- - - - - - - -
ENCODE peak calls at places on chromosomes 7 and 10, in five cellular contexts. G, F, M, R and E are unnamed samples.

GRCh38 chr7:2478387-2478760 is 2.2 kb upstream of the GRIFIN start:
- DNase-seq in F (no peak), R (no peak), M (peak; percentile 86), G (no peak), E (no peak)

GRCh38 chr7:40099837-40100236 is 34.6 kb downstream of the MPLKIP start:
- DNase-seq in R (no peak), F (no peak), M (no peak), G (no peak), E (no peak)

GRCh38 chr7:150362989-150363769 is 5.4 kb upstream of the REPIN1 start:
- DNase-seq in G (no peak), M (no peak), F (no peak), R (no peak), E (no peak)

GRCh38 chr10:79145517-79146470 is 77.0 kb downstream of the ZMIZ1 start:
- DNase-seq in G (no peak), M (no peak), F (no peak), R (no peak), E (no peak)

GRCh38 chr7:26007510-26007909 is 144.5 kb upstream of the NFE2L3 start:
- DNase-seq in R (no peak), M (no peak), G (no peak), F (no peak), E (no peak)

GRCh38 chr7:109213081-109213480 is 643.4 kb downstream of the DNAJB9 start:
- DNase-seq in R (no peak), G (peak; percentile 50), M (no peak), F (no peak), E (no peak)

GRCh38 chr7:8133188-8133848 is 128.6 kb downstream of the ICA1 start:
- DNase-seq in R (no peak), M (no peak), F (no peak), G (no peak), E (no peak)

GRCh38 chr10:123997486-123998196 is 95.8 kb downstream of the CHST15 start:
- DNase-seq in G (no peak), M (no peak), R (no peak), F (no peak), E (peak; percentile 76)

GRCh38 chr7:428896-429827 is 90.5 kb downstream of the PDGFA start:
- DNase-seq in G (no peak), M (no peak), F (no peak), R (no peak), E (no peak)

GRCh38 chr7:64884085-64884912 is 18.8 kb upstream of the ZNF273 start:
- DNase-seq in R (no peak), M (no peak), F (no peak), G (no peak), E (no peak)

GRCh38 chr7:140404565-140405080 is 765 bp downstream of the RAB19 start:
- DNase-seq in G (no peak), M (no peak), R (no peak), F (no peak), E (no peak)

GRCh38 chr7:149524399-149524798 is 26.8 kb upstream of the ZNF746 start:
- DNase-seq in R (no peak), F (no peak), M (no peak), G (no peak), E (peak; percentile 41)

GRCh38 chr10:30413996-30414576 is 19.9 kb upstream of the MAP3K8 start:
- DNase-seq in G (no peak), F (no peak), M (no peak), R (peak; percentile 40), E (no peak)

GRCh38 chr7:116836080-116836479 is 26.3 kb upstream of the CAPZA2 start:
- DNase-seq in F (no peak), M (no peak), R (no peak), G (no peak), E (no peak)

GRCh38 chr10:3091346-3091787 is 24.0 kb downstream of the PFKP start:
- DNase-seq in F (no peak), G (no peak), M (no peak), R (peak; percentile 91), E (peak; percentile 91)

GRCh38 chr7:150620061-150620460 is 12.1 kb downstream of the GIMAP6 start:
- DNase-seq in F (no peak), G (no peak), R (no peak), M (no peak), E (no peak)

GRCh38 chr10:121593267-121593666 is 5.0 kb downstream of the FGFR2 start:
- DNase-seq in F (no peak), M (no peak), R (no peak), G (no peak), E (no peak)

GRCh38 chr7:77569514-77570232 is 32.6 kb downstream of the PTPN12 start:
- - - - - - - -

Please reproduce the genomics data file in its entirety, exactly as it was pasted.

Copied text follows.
ENCODE peak calls at places on chromosomes 7 and 10, in five cellular contexts. G, F, M, R and E are unnamed samples.

GRCh38 chr7:2478387-2478760 is 2.2 kb upstream of the GRIFIN start:
- DNase-seq in F (no peak), R (no peak), M (peak; percentile 86), G (no peak), E (no peak)

GRCh38 chr7:40099837-40100236 is 34.6 kb downstream of the MPLKIP start:
- DNase-seq in R (no peak), F (no peak), M (no peak), G (no peak), E (no peak)

GRCh38 chr7:150362989-150363769 is 5.4 kb upstream of the REPIN1 start:
- DNase-seq in G (no peak), M (no peak), F (no peak), R (no peak), E (no peak)

GRCh38 chr10:79145517-79146470 is 77.0 kb downstream of the ZMIZ1 start:
- DNase-seq in G (no peak), M (no peak), F (no peak), R (no peak), E (no peak)

GRCh38 chr7:26007510-26007909 is 144.5 kb upstream of the NFE2L3 start:
- DNase-seq in R (no peak), M (no peak), G (no peak), F (no peak), E (no peak)

GRCh38 chr7:109213081-109213480 is 643.4 kb downstream of the DNAJB9 start:
- DNase-seq in R (no peak), G (peak; percentile 50), M (no peak), F (no peak), E (no peak)

GRCh38 chr7:8133188-8133848 is 128.6 kb downstream of the ICA1 start:
- DNase-seq in R (no peak), M (no peak), F (no peak), G (no peak), E (no peak)

GRCh38 chr10:123997486-123998196 is 95.8 kb downstream of the CHST15 start:
- DNase-seq in G (no peak), M (no peak), R (no peak), F (no peak), E (peak; percentile 76)

GRCh38 chr7:428896-429827 is 90.5 kb downstream of the PDGFA start:
- DNase-seq in G (no peak), M (no peak), F (no peak), R (no peak), E (no peak)

GRCh38 chr7:64884085-64884912 is 18.8 kb upstream of the ZNF273 start:
- DNase-seq in R (no peak), M (no peak), F (no peak), G (no peak), E (no peak)

GRCh38 chr7:140404565-140405080 is 765 bp downstream of the RAB19 start:
- DNase-seq in G (no peak), M (no peak), R (no peak), F (no peak), E (no peak)

GRCh38 chr7:149524399-149524798 is 26.8 kb upstream of the ZNF746 start:
- DNase-seq in R (no peak), F (no peak), M (no peak), G (no peak), E (peak; percentile 41)

GRCh38 chr10:30413996-30414576 is 19.9 kb upstream of the MAP3K8 start:
- DNase-seq in G (no peak), F (no peak), M (no peak), R (peak; percentile 40), E (no peak)

GRCh38 chr7:116836080-116836479 is 26.3 kb upstream of the CAPZA2 start:
- DNase-seq in F (no peak), M (no peak), R (no peak), G (no peak), E (no peak)

GRCh38 chr10:3091346-3091787 is 24.0 kb downstream of the PFKP start:
- DNase-seq in F (no peak), G (no peak), M (no peak), R (peak; percentile 91), E (peak; percentile 91)

GRCh38 chr7:150620061-150620460 is 12.1 kb downstream of the GIMAP6 start:
- DNase-seq in F (no peak), G (no peak), R (no peak), M (no peak), E (no peak)

GRCh38 chr10:121593267-121593666 is 5.0 kb downstream of the FGFR2 start:
- DNase-seq in F (no peak), M (no peak), R (no peak), G (no peak), E (no peak)

GRCh38 chr7:77569514-77570232 is 32.6 kb downstream of the PTPN12 start: